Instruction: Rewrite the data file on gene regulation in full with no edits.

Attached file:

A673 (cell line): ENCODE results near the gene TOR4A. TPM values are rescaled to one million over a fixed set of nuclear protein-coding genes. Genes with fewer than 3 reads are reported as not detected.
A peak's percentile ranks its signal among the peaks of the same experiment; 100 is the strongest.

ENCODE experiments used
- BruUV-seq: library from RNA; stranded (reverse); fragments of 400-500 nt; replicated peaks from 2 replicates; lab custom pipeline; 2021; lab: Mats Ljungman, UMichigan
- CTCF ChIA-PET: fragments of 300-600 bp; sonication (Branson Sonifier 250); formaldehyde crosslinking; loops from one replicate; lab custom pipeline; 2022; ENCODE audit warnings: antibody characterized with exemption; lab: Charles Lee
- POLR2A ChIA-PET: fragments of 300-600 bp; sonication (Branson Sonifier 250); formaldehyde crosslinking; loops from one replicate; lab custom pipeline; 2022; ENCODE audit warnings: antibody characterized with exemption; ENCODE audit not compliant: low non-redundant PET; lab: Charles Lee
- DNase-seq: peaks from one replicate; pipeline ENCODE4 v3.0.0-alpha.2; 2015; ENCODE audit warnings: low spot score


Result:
A673 (cell line): ENCODE results near the gene TOR4A. TPM values are rescaled to one million over a fixed set of nuclear protein-coding genes. Genes with fewer than 3 reads are reported as not detected.
A peak's percentile ranks its signal among the peaks of the same experiment; 100 is the strongest.

ENCODE experiments used
- BruUV-seq: library from RNA; stranded (reverse); fragments of 400-500 nt; replicated peaks from 2 replicates; lab custom pipeline; 2021; lab: Mats Ljungman, UMichigan
- CTCF ChIA-PET: fragments of 300-600 bp; sonication (Branson Sonifier 250); formaldehyde crosslinking; loops from one replicate; lab custom pipeline; 2022; ENCODE audit warnings: antibody characterized with exemption; lab: Charles Lee
- POLR2A ChIA-PET: fragments of 300-600 bp; sonication (Branson Sonifier 250); formaldehyde crosslinking; loops from one replicate; lab custom pipeline; 2022; ENCODE audit warnings: antibody characterized with exemption; ENCODE audit not compliant: low non-redundant PET; lab: Charles Lee
- DNase-seq: peaks from one replicate; pipeline ENCODE4 v3.0.0-alpha.2; 2015; ENCODE audit warnings: low spot score